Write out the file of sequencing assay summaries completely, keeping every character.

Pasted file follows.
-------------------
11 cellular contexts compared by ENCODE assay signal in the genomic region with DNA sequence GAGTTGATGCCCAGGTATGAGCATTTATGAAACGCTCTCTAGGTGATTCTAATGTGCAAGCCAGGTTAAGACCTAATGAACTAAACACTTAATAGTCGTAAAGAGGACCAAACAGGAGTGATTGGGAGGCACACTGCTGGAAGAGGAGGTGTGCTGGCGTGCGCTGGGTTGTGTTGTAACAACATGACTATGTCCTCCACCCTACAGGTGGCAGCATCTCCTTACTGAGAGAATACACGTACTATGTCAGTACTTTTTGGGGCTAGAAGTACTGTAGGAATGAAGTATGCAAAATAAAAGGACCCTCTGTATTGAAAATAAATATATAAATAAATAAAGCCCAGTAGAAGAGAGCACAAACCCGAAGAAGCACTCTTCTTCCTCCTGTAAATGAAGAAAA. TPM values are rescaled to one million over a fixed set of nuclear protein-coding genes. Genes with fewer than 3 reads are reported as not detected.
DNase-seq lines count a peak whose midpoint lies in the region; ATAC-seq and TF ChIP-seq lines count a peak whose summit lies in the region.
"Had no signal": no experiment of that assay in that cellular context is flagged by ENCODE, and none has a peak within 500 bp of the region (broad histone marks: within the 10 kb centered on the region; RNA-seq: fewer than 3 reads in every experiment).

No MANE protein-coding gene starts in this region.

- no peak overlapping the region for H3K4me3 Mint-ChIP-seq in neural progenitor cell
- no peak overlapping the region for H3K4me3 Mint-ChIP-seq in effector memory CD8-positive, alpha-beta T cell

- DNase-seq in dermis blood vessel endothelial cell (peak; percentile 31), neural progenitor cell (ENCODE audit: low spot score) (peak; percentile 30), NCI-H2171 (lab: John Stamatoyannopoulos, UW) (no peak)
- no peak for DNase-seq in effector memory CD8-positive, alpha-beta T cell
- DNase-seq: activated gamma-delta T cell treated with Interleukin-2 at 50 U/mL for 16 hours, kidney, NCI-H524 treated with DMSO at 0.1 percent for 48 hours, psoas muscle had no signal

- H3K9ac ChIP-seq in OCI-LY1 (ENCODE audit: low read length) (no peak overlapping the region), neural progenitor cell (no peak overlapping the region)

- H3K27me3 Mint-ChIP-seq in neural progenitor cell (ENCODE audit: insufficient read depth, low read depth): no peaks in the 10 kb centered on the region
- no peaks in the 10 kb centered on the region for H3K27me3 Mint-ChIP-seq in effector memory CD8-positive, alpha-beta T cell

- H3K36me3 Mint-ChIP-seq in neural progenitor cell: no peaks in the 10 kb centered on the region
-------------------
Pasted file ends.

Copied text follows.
11 cellular contexts compared by ENCODE assay signal in the genomic region with DNA sequence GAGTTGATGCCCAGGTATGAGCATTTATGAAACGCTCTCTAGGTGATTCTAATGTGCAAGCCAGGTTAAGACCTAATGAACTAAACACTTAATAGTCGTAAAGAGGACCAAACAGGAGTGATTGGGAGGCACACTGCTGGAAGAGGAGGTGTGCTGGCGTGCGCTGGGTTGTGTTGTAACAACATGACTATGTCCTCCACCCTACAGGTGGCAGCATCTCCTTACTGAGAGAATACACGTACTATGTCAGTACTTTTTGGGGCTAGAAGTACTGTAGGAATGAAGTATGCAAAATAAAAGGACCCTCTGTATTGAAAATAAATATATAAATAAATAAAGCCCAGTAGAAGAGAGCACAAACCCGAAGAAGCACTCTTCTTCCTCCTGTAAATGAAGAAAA. TPM values are rescaled to one million over a fixed set of nuclear protein-coding genes. Genes with fewer than 3 reads are reported as not detected.
DNase-seq lines count a peak whose midpoint lies in the region; ATAC-seq and TF ChIP-seq lines count a peak whose summit lies in the region.
"Had no signal": no experiment of that assay in that cellular context is flagged by ENCODE, and none has a peak within 500 bp of the region (broad histone marks: within the 10 kb centered on the region; RNA-seq: fewer than 3 reads in every experiment).

No MANE protein-coding gene starts in this region.

- no peak overlapping the region for H3K4me3 Mint-ChIP-seq in neural progenitor cell
- no peak overlapping the region for H3K4me3 Mint-ChIP-seq in effector memory CD8-positive, alpha-beta T cell

- DNase-seq in dermis blood vessel endothelial cell (peak; percentile 31), neural progenitor cell (ENCODE audit: low spot score) (peak; percentile 30), NCI-H2171 (lab: John Stamatoyannopoulos, UW) (no peak)
- no peak for DNase-seq in effector memory CD8-positive, alpha-beta T cell
- DNase-seq: activated gamma-delta T cell treated with Interleukin-2 at 50 U/mL for 16 hours, kidney, NCI-H524 treated with DMSO at 0.1 percent for 48 hours, psoas muscle had no signal

- H3K9ac ChIP-seq in OCI-LY1 (ENCODE audit: low read length) (no peak overlapping the region), neural progenitor cell (no peak overlapping the region)

- H3K27me3 Mint-ChIP-seq in neural progenitor cell (ENCODE audit: insufficient read depth, low read depth): no peaks in the 10 kb centered on the region
- no peaks in the 10 kb centered on the region for H3K27me3 Mint-ChIP-seq in effector memory CD8-positive, alpha-beta T cell

- H3K36me3 Mint-ChIP-seq in neural progenitor cell: no peaks in the 10 kb centered on the region